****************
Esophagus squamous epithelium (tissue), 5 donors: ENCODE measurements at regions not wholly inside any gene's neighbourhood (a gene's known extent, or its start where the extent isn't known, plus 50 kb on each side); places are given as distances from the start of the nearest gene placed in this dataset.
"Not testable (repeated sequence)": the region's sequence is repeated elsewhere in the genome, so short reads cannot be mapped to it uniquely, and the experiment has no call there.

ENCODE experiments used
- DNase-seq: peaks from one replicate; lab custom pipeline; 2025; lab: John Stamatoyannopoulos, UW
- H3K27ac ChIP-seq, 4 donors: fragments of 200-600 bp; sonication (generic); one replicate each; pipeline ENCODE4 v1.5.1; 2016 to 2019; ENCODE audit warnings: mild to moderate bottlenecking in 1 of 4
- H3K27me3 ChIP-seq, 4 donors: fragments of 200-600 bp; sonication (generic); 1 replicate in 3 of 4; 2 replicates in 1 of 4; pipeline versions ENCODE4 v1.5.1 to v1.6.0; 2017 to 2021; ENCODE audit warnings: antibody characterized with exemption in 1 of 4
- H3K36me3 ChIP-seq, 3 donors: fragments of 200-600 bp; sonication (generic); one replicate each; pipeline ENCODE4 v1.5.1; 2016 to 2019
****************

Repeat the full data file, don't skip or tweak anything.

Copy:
Esophagus squamous epithelium (tissue), 5 donors: ENCODE measurements at regions not wholly inside any gene's neighbourhood (a gene's known extent, or its start where the extent isn't known, plus 50 kb on each side); places are given as distances from the start of the nearest gene placed in this dataset.
"Not testable (repeated sequence)": the region's sequence is repeated elsewhere in the genome, so short reads cannot be mapped to it uniquely, and the experiment has no call there.

ENCODE experiments used
- DNase-seq: peaks from one replicate; lab custom pipeline; 2025; lab: John Stamatoyannopoulos, UW
- H3K27ac ChIP-seq, 4 donors: fragments of 200-600 bp; sonication (generic); one replicate each; pipeline ENCODE4 v1.5.1; 2016 to 2019; ENCODE audit warnings: mild to moderate bottlenecking in 1 of 4
- H3K27me3 ChIP-seq, 4 donors: fragments of 200-600 bp; sonication (generic); 1 replicate in 3 of 4; 2 replicates in 1 of 4; pipeline versions ENCODE4 v1.5.1 to v1.6.0; 2017 to 2021; ENCODE audit warnings: antibody characterized with exemption in 1 of 4
- H3K36me3 ChIP-seq, 3 donors: fragments of 200-600 bp; sonication (generic); one replicate each; pipeline ENCODE4 v1.5.1; 2016 to 2019